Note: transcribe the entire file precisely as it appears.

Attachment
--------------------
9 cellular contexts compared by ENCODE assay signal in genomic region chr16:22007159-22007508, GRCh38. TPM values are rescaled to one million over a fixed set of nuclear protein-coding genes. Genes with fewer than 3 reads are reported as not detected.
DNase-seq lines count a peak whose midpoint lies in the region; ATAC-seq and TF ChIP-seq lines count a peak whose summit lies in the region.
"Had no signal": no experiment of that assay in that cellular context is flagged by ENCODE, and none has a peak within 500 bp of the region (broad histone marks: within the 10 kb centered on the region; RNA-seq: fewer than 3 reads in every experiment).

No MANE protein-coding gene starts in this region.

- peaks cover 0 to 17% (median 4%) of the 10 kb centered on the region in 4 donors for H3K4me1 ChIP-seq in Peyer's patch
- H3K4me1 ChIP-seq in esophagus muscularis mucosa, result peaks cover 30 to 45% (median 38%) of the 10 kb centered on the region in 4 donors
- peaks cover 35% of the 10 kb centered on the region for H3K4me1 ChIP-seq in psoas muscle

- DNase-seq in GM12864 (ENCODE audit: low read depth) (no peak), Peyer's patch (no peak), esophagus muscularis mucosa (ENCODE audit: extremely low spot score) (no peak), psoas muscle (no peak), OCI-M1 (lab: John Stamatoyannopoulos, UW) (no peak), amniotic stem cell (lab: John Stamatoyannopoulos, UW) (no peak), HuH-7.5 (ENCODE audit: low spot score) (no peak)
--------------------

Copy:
9 cellular contexts compared by ENCODE assay signal in genomic region chr16:22007159-22007508, GRCh38. TPM values are rescaled to one million over a fixed set of nuclear protein-coding genes. Genes with fewer than 3 reads are reported as not detected.
DNase-seq lines count a peak whose midpoint lies in the region; ATAC-seq and TF ChIP-seq lines count a peak whose summit lies in the region.
"Had no signal": no experiment of that assay in that cellular context is flagged by ENCODE, and none has a peak within 500 bp of the region (broad histone marks: within the 10 kb centered on the region; RNA-seq: fewer than 3 reads in every experiment).

No MANE protein-coding gene starts in this region.

- peaks cover 0 to 17% (median 4%) of the 10 kb centered on the region in 4 donors for H3K4me1 ChIP-seq in Peyer's patch
- H3K4me1 ChIP-seq in esophagus muscularis mucosa, result peaks cover 30 to 45% (median 38%) of the 10 kb centered on the region in 4 donors
- peaks cover 35% of the 10 kb centered on the region for H3K4me1 ChIP-seq in psoas muscle

- DNase-seq in GM12864 (ENCODE audit: low read depth) (no peak), Peyer's patch (no peak), esophagus muscularis mucosa (ENCODE audit: extremely low spot score) (no peak), psoas muscle (no peak), OCI-M1 (lab: John Stamatoyannopoulos, UW) (no peak), amniotic stem cell (lab: John Stamatoyannopoulos, UW) (no peak), HuH-7.5 (ENCODE audit: low spot score) (no peak)